Monday, July 11, 2005

Many poems of distinction in the new issue of CROWD by friends (Brian Teare!) and blogger-friends (Catfu!) and innumerable poets whose work I like: Eric Baus, William Fuller, Forrest Gander, Barbara Guest, Brenda Hillman, Katy Lederer, Chelsey Minnis, Karen Volkman, Elizabeth Willis. Catherine's poem is from her Tonight's the Night manuscript and it has one of the most beautiful last lines in recent memory: "flaking off toward the mouth of the flue." Brian's poem "The Word from His Mouth, It Is Perfet," is erotic and baroque and very Catholic. You could say something very similar about Forrest Gander's series "Present Tense" but add natural history to the mix. Unutterably sexy or sexy unutterables: "In English there is no word for the dip of your waist." Chelsey Minnis' poem is one of the remarkable "Prefaces" that I heard her read at the PSA Festival last spring: "The poet I worship is Edward Dorn, because I adore his disgust..." Salutary revulsion! There's some good black-and-white art, too, including a very cool comic about pigeon-breeding in Bushwick by Sara Varon; photos of sculptures that look like exploded stolen shopping carts and milk crates by Jane South; and some witty ink drawings by Raymond Pettibon. I like the use of art pages to break up the poems (there's prose too). I feel that CROWD strikes a middle ground between the established semi-avant mags and the magazines of "the few poets undescribed and therefore undestroyed" (a distinction being drawn at the revived blog of Tony Tost—welcome back, Tony, and congrats on getting hitched!). It has all the apparatus of an establishment mag (author names on the back cover, author bios, ads in the back), however. I've come to prefer the stripped-down, intimate feel of magazines like The Tiny and Carve; but something glossier that carries a whiff of the marketplace arguably has more appeal for casual readers who might be put off by the smaller mags' coterie aura. What really counts for me is the vigor and idiosyncracy of a journal's editorial vision. I tend to read magazines that lack the stamp of personality with much less care and interest, even when they contain good work.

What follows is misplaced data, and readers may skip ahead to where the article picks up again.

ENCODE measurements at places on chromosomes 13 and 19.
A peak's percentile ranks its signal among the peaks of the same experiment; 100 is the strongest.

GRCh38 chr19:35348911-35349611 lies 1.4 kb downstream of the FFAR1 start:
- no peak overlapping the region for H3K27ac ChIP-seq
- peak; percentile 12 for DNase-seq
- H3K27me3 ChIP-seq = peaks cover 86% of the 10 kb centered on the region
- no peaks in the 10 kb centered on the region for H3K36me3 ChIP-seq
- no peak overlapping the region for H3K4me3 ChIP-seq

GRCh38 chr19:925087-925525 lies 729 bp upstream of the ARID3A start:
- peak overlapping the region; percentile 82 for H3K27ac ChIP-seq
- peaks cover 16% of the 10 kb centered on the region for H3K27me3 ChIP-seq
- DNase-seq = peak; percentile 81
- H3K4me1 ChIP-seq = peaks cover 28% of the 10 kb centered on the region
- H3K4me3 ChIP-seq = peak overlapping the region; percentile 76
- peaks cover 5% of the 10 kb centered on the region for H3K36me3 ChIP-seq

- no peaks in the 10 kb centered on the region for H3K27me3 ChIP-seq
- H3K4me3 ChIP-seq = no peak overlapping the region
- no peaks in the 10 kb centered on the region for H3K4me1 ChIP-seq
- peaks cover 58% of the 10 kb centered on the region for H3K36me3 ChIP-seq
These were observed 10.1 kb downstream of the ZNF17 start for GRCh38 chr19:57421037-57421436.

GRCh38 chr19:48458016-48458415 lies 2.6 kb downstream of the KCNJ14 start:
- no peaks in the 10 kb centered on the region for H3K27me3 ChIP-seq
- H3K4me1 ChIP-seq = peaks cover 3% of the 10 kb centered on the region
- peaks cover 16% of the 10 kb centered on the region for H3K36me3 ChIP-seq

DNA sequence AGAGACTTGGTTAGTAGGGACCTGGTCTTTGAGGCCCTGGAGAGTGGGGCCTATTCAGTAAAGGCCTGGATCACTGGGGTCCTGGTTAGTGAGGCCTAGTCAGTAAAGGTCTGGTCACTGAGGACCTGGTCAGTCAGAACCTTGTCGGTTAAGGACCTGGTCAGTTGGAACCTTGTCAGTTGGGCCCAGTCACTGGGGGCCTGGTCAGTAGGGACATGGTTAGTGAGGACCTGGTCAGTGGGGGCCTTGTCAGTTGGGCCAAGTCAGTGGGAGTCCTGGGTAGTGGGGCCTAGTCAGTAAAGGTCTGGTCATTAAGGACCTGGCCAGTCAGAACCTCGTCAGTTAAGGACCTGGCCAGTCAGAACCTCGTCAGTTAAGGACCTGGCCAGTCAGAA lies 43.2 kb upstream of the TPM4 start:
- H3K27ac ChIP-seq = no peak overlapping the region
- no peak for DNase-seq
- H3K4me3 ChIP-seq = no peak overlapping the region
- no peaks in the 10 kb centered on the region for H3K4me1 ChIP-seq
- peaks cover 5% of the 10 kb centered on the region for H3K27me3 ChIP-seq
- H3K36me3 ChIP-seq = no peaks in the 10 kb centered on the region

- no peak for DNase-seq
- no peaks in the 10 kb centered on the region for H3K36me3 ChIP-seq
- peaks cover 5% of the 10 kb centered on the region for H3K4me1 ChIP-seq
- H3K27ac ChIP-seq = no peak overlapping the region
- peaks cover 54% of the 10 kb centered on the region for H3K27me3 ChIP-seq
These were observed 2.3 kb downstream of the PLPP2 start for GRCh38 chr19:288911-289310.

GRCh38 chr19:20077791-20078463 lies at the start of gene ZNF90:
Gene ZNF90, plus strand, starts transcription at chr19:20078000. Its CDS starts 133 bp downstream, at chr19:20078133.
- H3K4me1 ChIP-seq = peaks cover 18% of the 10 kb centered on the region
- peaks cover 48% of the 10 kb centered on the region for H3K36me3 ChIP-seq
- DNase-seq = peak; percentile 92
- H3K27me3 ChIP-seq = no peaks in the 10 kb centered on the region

Our friends Bonnie & Terry have invited us out onto Cayuga Lake on their boat this fine summer evening. Looking forward to it.

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